If your partner has done things before to make you worried about the distance, ask yourself why you’re with them. If it makes you feel better, be honest and explain that you’re concerned and at the very best you want total honesty. Don’t forgive them because it makes your Freshers easier as you know nobody - shitty people are shitty people regardless of how you dress them up to be. Plus no Freshers sex scandal I’ve ever heard of formed into a genuine relationship or even a strong friendship. If your paranoia leads you to harassing them whenever they’re out, they’re more likely to crave that independence if they’re trying to enjoy themselves. If your partner does do something and you choose to forgive them, then you should be willing to also forget.
treat it as a normal relationship
‘Long distance’ is a horrible label that convinces people your relationship is like everybody else’s but more difficult. It doesn’t have to be. If you’re going strong, act like it. Discuss where you want to go in the summer, book a weekend away or a dinner halfway between both of your locations. Have little reminders around you like you would your own room - little photos on the walls or a nice note they left you. Don’t litter yourself in relationship muck to compensate for the distance, but don’t make it apparent that you’re trying to downplay how much you love them and miss them. Calling them to see how they’re doing or tagging them in old photos can sometimes revive the feeling of being together all the time.
be a little soppy
That person means an awful lot to you, and they need to know that now more than ever. Distance can create uncertainty without the right amount of communication, and the last thing you want to do is hassle them but you’re also worried that they haven’t been saying much these last few days. Just letting each other know where you stand is often perfect, and waking up to remember that they still feel the same way about you from miles away is a great feeling. If they’ve gone to bed and you have a spare five minutes, write them a little note about why you miss them, why they make you happy or what you’re looking forward to. Go the extra mile for Valentine’s Day, each others birthdays or Christmas. You’re still every memory you have from the past, the same people that went skiing together or pulled an all-nighter watching Tarantino movies. Don’t lose what’s important because it’s a time for new things as well.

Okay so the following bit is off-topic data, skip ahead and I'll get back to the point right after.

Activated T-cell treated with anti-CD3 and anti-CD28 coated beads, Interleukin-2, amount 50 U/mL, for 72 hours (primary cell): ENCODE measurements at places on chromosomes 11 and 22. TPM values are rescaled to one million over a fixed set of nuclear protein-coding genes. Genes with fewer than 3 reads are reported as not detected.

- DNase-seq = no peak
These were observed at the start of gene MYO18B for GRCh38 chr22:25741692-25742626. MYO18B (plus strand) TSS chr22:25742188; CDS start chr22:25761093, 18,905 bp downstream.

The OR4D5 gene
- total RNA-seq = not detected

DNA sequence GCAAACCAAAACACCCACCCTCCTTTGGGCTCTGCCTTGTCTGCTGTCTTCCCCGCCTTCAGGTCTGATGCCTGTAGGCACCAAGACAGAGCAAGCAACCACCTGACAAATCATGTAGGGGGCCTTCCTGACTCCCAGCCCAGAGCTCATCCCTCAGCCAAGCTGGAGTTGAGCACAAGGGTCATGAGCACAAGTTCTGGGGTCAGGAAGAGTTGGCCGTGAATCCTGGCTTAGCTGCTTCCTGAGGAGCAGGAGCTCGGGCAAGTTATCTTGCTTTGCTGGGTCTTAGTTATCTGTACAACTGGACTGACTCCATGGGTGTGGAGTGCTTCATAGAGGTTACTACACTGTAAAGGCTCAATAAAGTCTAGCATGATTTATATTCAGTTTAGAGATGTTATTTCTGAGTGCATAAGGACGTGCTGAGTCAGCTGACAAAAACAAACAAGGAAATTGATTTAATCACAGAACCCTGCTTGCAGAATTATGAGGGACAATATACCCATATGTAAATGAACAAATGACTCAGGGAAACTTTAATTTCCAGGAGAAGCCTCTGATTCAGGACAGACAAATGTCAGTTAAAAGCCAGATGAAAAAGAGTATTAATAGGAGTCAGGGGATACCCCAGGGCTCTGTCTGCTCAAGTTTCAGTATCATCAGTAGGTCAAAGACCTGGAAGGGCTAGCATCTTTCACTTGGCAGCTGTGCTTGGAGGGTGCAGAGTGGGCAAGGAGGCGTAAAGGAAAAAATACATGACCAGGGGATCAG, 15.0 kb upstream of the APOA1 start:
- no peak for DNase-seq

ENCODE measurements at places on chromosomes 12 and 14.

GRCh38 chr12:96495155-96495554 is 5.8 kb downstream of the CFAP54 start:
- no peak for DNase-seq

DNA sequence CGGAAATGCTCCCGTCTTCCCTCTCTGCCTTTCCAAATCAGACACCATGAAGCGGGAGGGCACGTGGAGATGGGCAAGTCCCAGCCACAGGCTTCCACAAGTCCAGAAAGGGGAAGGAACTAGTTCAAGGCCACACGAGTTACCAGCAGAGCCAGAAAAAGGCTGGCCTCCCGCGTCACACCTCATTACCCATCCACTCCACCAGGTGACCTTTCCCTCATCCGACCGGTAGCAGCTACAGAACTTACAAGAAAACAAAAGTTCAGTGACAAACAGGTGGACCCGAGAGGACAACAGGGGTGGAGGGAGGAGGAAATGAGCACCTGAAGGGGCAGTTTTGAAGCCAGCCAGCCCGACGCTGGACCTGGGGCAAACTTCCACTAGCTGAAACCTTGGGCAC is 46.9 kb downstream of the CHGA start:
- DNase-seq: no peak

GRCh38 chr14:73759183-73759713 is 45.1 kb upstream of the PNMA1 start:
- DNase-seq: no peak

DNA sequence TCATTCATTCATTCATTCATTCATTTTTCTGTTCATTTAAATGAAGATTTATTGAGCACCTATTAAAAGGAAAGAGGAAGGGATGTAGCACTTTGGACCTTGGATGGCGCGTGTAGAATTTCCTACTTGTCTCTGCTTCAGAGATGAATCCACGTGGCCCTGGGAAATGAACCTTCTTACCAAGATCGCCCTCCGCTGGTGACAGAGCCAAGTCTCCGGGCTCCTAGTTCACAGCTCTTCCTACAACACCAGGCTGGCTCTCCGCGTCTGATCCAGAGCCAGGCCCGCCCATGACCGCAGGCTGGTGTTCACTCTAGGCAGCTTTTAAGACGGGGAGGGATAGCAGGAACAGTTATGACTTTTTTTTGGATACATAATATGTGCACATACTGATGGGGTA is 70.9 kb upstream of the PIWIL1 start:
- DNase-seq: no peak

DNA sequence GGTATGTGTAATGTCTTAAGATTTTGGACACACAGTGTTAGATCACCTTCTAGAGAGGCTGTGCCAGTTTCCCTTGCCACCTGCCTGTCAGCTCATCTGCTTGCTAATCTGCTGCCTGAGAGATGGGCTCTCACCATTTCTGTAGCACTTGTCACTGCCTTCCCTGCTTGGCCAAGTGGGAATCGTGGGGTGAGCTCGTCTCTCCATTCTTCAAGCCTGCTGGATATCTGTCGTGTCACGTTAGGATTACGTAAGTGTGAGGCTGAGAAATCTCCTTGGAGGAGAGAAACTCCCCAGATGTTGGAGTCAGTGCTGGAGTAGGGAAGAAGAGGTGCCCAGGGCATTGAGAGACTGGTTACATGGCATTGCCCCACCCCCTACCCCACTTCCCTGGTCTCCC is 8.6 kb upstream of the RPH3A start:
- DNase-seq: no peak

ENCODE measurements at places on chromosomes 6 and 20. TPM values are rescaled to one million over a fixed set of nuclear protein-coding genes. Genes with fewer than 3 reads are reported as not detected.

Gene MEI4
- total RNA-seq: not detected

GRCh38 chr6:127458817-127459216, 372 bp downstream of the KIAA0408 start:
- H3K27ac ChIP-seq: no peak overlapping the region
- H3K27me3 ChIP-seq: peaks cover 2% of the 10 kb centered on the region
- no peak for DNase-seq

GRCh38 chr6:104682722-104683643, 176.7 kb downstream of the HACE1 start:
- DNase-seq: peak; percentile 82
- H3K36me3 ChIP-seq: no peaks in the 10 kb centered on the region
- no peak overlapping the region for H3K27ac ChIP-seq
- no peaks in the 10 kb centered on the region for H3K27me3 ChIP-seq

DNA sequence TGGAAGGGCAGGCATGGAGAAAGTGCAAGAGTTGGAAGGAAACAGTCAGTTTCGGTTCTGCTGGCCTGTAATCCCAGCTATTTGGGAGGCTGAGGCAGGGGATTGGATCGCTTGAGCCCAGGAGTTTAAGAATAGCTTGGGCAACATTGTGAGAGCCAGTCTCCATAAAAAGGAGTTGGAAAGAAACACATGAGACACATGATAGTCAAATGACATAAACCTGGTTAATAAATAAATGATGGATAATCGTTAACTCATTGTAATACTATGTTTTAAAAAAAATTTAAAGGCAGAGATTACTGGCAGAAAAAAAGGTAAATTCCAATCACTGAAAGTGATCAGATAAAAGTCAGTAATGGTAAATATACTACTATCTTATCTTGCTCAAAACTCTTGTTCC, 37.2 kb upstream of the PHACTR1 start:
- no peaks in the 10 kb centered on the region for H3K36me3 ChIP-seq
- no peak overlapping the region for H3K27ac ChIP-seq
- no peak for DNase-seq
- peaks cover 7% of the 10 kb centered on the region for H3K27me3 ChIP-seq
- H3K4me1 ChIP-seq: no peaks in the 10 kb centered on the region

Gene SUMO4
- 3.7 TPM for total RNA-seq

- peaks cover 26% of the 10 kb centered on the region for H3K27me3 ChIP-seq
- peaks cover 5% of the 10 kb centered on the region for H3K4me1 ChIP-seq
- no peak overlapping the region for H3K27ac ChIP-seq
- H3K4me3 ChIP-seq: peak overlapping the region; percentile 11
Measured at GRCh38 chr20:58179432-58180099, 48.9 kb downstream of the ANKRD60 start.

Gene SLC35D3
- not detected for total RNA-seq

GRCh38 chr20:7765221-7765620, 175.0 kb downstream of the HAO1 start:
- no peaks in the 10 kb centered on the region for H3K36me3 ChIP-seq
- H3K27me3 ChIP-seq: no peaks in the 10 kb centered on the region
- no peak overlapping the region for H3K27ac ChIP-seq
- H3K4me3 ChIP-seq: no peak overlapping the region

don’t force the twO LIVES to merge, but let them co-exist
Introduce them to your new friends if they come and visit - it helps both parties out as they’ll both know who you’re referring to if you ever start talking about something off topic. There’s no harm in your boyfriend/girlfriend coming for a night out with you and there are no better new friendships made than drunken ones. Show them around the city and find brand new little quirky places that you can enjoy together. While home and University may be entirely different, it’s still a spectrum of your life so there’s no reason why the two have to be separated at all times. This website has tonnes of suggestions for where to eat when your partner is visiting, suggestions for fun stuff to do and some ideas for places to explore. Check them out!
don’t be afraid to let go
If it genuinely does become hard work, or you simply feel that you’ve developed so much as a person that you can’t cope anymore, don’t feel bad ending it. If you’re both moving on there’s no reason why you can’t be friends or give it a go again in the future but what’s important here is the manner in which you choose to end things. If you want to leave the door open to a future relationship, be as respectful and kind as possible through what can be a painful process. Think about how you would like to be treated if it were the other way round.
Written by Hannah Newberry, 10 months ago
Agree? Disagree? You can tweet them here @hanxnewbs